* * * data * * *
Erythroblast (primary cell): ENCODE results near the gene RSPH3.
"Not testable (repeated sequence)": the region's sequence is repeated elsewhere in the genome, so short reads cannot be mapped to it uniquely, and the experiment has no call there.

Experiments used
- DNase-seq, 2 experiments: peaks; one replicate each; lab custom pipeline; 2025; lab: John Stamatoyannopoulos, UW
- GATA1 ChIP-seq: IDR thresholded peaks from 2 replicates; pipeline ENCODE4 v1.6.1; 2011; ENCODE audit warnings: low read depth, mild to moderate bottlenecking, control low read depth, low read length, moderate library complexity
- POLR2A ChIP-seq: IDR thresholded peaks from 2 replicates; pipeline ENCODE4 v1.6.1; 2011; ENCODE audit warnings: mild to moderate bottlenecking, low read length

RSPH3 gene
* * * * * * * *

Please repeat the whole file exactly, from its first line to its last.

Erythroblast (primary cell): ENCODE results near the gene RSPH3.
"Not testable (repeated sequence)": the region's sequence is repeated elsewhere in the genome, so short reads cannot be mapped to it uniquely, and the experiment has no call there.

Experiments used
- DNase-seq, 2 experiments: peaks; one replicate each; lab custom pipeline; 2025; lab: John Stamatoyannopoulos, UW
- GATA1 ChIP-seq: IDR thresholded peaks from 2 replicates; pipeline ENCODE4 v1.6.1; 2011; ENCODE audit warnings: low read depth, mild to moderate bottlenecking, control low read depth, low read length, moderate library complexity
- POLR2A ChIP-seq: IDR thresholded peaks from 2 replicates; pipeline ENCODE4 v1.6.1; 2011; ENCODE audit warnings: mild to moderate bottlenecking, low read length

RSPH3 gene